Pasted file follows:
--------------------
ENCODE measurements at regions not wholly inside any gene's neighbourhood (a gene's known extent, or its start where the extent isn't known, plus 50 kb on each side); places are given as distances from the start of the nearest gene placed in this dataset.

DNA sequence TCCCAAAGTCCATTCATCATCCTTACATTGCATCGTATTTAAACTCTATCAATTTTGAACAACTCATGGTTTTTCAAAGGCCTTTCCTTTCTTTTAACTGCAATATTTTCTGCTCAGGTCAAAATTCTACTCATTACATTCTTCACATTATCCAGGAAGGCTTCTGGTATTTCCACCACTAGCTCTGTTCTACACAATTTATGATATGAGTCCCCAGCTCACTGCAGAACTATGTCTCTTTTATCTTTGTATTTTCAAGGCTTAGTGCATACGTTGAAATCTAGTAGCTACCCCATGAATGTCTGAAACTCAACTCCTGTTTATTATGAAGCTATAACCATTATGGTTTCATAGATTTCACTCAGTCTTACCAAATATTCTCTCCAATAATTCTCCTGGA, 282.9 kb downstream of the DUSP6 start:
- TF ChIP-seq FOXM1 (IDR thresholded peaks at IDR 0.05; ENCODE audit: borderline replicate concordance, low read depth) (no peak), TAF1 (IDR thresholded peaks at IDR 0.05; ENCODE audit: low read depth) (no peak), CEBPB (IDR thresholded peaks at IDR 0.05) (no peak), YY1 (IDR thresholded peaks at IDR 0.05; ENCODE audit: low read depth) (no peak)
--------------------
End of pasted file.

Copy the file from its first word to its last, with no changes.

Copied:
ENCODE measurements at regions not wholly inside any gene's neighbourhood (a gene's known extent, or its start where the extent isn't known, plus 50 kb on each side); places are given as distances from the start of the nearest gene placed in this dataset.

DNA sequence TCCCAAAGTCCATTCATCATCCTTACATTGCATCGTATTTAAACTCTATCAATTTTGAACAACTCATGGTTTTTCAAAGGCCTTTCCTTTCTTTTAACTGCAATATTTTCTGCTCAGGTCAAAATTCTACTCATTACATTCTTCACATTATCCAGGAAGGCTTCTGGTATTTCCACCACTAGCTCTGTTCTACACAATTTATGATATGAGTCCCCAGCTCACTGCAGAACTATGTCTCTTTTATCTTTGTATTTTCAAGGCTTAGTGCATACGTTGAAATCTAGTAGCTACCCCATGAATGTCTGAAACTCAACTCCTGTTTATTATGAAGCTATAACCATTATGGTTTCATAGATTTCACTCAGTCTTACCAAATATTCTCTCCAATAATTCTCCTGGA, 282.9 kb downstream of the DUSP6 start:
- TF ChIP-seq FOXM1 (IDR thresholded peaks at IDR 0.05; ENCODE audit: borderline replicate concordance, low read depth) (no peak), TAF1 (IDR thresholded peaks at IDR 0.05; ENCODE audit: low read depth) (no peak), CEBPB (IDR thresholded peaks at IDR 0.05) (no peak), YY1 (IDR thresholded peaks at IDR 0.05; ENCODE audit: low read depth) (no peak)